Thursday, December 25, 2008

Post 1. My Encounter with Death - 1/ Dr. V P Gangadharan

This is my story, the story of my encounter with cancer. It’s a story with many characters, for I was not alone in this dreadful encounter. My small world gathered around me faithfully to join in the exchange of fire. But there was one who became part of this operation only because the enemy was a very dangerous one, and could be vanquished only if we had on our side a marksman of the highest calibre, who had tireless energy to track down the foe, any time of day or night, till either the dreaded foe got me, or we got him.

When I first met Dr. Gangadharan to ask him about the course of treatment for my brother who was in the terminal stage of cancer, the doctor struck me as a reserved but pleasant man of few words, a person with infinite patience - but also as one who was still uncomfortable in the presence of pain and suffering. I say “still” ‘cos he had been a practicing oncologist for more than two decades, and one would expect a doctor with that kind of experience to have developed a defenisve protection for himself against the impact of human suffering, both physical and mental.

Two weeks after I first met him, I called him from the hospital where my brother was admitted. I was agitated ‘cos I felt (like all relatives of patients feel) that my brother was not getting the attention he needed. The doctor listened to me without any comments and then said, “OK, I’ll take care of it”. No swaggering “you relax’, or a condescending ‘take it easy” or the stiff “Madam, we’re doing our best”. But in less than five minutes after I had spoken to him, the doctor on duty came to the room and gave instructions to ensure that greater nursing attention was given to the patient.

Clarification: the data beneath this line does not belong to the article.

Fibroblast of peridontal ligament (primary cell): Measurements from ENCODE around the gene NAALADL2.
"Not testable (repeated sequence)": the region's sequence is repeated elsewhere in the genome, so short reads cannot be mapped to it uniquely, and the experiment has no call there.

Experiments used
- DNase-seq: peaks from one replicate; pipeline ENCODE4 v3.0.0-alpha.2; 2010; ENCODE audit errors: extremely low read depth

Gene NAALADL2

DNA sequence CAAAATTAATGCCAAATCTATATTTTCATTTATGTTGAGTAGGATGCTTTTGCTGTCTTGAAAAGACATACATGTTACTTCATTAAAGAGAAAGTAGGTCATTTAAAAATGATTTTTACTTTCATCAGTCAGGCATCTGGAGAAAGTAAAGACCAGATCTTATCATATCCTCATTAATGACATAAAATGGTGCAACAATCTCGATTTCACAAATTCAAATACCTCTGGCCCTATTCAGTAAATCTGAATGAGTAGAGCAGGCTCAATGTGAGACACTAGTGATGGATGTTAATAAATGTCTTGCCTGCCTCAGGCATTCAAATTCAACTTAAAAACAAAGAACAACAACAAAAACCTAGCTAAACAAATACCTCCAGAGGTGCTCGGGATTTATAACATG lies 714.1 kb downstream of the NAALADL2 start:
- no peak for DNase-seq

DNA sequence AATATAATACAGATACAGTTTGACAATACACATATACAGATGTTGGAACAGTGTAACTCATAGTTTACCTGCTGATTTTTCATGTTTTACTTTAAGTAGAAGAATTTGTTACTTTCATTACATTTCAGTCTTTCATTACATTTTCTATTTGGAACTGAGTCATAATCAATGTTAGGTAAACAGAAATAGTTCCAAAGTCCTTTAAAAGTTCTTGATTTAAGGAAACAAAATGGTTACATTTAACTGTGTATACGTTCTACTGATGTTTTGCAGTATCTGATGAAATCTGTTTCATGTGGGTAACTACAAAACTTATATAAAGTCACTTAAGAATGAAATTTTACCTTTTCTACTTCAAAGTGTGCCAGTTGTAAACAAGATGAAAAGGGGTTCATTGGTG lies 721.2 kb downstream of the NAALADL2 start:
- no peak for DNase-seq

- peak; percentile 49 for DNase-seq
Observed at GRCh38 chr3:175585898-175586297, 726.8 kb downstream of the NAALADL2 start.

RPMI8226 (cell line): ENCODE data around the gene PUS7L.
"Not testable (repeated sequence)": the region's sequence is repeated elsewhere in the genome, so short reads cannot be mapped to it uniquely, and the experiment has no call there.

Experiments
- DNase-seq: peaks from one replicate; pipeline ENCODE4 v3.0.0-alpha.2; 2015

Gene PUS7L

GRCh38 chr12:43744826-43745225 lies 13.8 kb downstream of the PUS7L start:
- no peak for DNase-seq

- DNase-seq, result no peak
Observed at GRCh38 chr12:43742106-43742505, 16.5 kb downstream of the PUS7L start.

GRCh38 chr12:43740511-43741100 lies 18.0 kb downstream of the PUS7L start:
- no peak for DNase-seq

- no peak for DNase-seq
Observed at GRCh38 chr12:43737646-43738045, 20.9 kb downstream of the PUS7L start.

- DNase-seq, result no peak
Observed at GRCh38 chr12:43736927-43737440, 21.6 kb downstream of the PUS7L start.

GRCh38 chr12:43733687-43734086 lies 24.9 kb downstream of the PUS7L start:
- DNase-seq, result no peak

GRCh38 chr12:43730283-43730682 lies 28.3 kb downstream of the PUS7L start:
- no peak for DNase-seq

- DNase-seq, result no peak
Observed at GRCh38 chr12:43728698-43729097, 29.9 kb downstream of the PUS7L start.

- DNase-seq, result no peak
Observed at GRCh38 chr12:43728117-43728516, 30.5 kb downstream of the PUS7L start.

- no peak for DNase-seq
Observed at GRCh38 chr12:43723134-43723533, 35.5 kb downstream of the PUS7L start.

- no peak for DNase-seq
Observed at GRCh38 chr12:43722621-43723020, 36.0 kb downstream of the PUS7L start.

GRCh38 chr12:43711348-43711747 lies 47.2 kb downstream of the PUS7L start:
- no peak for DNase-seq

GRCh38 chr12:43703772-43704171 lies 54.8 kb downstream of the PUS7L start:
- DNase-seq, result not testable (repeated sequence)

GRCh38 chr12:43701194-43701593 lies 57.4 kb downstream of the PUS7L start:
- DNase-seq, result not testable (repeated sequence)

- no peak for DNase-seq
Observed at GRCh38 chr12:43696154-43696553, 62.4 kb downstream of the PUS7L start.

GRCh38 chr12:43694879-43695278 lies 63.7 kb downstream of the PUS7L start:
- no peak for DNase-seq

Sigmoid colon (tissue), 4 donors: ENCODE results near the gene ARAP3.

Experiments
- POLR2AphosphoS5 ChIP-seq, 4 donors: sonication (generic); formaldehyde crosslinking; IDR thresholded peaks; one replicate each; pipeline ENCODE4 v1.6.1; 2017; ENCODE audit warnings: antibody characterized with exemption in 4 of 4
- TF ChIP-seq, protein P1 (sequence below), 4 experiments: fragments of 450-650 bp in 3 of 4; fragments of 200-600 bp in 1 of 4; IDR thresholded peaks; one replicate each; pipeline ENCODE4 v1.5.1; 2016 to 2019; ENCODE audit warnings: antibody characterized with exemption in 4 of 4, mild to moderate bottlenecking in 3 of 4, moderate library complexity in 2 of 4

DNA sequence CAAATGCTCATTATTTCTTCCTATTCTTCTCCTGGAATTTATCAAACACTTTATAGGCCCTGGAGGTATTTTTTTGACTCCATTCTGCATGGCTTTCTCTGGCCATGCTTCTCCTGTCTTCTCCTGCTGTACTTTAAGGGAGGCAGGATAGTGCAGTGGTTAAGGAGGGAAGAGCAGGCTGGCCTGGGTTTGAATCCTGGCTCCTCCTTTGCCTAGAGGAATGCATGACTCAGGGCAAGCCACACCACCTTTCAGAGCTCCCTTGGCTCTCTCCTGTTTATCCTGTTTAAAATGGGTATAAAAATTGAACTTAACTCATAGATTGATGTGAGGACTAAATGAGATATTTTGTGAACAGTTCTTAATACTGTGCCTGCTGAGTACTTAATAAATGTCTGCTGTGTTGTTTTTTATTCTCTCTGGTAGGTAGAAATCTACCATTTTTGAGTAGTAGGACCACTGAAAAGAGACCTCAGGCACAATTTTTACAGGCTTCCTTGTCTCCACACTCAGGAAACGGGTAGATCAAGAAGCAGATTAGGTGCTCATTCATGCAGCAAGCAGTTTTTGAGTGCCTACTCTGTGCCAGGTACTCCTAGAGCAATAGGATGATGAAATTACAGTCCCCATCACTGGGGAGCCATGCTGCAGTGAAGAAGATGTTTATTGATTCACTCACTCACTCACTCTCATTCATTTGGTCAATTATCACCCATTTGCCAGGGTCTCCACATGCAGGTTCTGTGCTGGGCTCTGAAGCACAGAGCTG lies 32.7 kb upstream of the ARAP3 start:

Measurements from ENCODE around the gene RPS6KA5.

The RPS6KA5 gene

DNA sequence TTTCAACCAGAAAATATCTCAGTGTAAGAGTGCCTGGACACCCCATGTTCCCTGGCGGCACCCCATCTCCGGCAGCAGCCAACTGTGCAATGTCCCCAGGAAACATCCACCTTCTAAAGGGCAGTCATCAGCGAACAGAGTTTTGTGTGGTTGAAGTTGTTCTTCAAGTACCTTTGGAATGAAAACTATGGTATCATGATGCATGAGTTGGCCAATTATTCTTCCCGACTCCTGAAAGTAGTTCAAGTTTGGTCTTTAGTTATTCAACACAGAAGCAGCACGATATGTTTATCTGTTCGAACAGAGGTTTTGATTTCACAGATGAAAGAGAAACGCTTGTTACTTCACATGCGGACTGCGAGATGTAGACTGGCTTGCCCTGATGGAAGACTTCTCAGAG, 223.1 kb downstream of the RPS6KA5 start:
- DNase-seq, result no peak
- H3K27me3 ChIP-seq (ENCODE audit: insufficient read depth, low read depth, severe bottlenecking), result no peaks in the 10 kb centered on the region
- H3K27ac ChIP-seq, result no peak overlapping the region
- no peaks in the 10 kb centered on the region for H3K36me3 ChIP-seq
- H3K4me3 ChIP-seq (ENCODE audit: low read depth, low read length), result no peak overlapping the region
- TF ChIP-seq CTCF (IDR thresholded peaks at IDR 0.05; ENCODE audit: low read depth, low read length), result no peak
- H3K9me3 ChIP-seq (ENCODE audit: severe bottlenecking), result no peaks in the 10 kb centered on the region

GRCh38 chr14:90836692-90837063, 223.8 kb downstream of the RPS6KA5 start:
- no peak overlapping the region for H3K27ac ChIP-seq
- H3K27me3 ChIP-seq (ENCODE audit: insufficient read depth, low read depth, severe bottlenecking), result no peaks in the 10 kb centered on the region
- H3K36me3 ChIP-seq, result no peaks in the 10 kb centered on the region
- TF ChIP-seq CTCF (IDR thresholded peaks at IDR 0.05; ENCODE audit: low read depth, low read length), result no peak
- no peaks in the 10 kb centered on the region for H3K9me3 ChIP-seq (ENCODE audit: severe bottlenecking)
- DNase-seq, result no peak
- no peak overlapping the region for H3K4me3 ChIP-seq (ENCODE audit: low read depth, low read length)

We siblings took turns to perform the role of the bystander. Whenever it was my turn, I used to see Dr. Gangadharan when he came for the daily rounds. He greeted us with a pleasant smile but again, never wasted words giving false promises and hope. Something about the quiet way he conducted himself gave us the confidence that our brother was in the best possible hands.

And then, one day, my brother developed severe breathing trouble. My son rushed to the nursing station. In a matter of minutes, I saw Dr. Gangadharan and his team, hurrying down the corridor and literally run into the patient’s room. Never for a moment did he behave as though he was dealing with a patient whose days were numbered. Never once did we see that written-off look in his eyes or in his language or body language. What a difference this attitude makes to the loved ones of the patients!

And what a difference it makes to the patient, I discovered when I became his patient two years later.